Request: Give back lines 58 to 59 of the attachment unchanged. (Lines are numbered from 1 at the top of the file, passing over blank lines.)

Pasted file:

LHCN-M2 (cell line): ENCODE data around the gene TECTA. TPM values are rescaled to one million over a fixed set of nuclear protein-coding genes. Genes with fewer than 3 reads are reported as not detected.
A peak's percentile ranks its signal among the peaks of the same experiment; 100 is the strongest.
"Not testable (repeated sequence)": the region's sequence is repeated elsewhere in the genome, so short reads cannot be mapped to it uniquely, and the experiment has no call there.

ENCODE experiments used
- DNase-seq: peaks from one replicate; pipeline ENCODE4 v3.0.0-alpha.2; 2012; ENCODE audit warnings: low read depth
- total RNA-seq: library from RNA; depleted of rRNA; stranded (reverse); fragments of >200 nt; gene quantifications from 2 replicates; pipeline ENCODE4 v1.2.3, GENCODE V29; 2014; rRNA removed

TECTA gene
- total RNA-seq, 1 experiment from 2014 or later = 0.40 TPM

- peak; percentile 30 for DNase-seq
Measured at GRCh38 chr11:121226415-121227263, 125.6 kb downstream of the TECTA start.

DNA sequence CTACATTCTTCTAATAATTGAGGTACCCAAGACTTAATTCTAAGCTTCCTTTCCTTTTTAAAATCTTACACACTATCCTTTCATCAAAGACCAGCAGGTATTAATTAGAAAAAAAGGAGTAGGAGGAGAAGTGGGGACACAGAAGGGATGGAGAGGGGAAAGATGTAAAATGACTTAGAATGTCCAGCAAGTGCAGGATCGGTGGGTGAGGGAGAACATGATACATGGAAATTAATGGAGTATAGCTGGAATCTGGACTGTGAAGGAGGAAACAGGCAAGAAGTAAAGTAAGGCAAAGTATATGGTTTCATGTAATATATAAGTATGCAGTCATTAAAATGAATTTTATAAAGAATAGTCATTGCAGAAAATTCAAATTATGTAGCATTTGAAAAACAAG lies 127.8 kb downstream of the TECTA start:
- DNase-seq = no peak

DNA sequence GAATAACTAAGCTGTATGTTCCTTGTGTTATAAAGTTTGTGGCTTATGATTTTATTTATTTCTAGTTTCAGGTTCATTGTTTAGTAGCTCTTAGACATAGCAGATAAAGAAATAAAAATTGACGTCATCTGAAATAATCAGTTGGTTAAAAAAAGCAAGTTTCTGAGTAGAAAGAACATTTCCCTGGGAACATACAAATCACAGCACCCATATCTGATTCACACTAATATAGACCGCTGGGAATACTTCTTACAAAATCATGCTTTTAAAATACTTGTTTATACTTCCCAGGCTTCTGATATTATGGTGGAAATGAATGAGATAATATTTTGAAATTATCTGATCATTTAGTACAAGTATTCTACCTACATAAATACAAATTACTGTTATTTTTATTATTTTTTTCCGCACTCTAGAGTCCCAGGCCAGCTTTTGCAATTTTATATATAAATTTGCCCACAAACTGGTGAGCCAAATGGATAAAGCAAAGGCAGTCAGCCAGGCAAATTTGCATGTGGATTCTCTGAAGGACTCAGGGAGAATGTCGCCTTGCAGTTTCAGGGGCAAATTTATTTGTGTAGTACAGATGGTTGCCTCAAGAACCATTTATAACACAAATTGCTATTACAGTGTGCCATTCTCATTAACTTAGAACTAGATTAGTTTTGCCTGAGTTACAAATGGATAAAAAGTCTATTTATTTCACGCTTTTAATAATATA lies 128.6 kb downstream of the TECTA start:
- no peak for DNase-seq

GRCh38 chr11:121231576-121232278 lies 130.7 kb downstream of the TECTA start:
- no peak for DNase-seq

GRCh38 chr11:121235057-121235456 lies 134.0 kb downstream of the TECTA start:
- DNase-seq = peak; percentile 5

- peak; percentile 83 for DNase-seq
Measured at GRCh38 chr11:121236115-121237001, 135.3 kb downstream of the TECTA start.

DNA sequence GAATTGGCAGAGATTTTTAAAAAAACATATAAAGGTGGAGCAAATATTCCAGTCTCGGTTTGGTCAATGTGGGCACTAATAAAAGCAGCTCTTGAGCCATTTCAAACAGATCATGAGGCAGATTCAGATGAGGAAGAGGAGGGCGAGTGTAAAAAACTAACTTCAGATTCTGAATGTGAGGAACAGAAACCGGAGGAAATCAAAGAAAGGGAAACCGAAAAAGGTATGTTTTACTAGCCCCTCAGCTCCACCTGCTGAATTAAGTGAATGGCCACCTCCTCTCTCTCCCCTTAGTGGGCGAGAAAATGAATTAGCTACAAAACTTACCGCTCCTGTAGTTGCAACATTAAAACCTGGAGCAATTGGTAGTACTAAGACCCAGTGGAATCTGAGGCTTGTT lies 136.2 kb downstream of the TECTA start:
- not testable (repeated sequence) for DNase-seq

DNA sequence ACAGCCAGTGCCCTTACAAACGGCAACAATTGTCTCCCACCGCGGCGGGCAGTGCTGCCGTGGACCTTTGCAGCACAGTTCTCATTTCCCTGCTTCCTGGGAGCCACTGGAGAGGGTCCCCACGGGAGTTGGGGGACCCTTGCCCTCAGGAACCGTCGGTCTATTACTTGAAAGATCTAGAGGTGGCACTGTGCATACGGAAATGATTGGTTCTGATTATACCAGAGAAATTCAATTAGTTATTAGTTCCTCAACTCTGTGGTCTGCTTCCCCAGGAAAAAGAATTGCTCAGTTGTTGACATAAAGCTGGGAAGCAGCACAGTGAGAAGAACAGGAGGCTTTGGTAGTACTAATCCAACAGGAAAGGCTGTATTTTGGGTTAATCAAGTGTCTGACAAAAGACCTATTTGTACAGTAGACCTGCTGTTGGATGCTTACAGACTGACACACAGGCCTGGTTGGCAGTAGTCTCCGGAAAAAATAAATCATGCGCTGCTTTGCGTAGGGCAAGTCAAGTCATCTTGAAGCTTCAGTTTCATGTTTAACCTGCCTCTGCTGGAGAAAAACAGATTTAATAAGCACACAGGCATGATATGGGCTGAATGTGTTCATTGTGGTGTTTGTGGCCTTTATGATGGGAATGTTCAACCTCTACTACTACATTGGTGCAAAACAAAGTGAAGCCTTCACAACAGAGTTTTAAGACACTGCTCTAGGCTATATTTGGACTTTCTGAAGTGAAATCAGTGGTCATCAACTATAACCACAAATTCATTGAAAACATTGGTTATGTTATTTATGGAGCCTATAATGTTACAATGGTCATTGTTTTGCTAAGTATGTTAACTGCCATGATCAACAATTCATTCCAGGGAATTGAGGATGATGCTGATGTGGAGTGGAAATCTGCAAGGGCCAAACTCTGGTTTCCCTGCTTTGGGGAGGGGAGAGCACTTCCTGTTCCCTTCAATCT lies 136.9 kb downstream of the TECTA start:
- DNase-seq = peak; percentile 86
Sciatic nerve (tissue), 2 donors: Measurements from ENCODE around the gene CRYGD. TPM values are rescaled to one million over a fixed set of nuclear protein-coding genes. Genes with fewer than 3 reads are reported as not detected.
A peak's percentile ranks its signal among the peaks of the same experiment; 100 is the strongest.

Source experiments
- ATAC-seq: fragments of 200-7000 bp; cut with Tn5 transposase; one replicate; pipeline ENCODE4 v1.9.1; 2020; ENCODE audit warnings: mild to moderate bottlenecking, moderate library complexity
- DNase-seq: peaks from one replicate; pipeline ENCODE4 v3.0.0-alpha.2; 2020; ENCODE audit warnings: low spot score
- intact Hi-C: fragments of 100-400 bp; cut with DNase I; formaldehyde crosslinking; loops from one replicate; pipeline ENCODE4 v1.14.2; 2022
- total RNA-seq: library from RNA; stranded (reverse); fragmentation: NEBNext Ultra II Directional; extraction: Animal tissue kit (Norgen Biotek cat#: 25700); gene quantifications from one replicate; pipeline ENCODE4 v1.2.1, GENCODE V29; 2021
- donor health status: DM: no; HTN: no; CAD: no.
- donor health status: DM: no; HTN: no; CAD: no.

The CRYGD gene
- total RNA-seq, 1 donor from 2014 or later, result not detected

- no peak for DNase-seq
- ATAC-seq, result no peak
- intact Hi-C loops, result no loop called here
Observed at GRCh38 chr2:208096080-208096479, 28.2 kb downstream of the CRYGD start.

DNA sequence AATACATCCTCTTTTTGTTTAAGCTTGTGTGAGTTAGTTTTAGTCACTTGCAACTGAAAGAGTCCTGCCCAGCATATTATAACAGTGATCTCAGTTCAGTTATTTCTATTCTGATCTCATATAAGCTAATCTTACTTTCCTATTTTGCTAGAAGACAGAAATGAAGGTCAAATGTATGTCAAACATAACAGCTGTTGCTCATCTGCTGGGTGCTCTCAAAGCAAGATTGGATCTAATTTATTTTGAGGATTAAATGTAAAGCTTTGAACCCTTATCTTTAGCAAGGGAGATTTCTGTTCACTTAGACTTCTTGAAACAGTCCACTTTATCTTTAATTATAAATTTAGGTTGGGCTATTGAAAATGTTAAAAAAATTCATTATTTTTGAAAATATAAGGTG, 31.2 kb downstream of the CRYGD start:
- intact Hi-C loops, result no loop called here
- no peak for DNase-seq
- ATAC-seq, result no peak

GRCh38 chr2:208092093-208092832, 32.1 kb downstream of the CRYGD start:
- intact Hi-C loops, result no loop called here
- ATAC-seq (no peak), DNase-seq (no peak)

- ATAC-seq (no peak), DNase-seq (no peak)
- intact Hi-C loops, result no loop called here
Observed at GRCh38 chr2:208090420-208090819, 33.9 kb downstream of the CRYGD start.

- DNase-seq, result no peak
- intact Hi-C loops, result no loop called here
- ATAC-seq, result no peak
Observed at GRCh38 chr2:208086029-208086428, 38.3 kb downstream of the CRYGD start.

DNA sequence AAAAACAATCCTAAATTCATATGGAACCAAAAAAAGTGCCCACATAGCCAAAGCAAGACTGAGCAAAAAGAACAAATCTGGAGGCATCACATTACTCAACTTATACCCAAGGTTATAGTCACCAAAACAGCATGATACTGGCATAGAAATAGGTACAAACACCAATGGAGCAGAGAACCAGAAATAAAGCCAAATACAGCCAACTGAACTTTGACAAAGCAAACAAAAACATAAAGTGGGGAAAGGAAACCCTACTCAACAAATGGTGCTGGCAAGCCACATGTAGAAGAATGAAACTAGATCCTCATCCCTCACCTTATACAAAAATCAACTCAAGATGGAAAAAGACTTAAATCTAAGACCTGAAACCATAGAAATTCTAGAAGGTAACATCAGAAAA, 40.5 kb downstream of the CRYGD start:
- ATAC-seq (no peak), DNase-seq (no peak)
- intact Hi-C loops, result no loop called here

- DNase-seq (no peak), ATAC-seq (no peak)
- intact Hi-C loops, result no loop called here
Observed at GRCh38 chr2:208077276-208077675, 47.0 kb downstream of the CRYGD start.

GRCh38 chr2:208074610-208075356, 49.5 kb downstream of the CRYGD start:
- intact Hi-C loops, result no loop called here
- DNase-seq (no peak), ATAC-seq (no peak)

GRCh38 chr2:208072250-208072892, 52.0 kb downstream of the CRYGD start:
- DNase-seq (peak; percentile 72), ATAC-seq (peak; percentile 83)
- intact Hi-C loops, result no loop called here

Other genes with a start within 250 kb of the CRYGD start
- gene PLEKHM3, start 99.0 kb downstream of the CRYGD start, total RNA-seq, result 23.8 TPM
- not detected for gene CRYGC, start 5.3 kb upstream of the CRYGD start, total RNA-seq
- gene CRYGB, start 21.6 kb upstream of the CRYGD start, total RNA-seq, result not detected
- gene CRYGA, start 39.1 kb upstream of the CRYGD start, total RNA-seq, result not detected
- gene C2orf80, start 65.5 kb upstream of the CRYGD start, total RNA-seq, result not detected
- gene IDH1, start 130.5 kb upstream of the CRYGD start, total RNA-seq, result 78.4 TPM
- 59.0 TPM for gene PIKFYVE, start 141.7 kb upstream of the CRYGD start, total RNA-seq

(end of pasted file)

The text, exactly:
- intact Hi-C loops, result no loop called here
Observed at GRCh38 chr2:208077276-208077675, 47.0 kb downstream of the CRYGD start.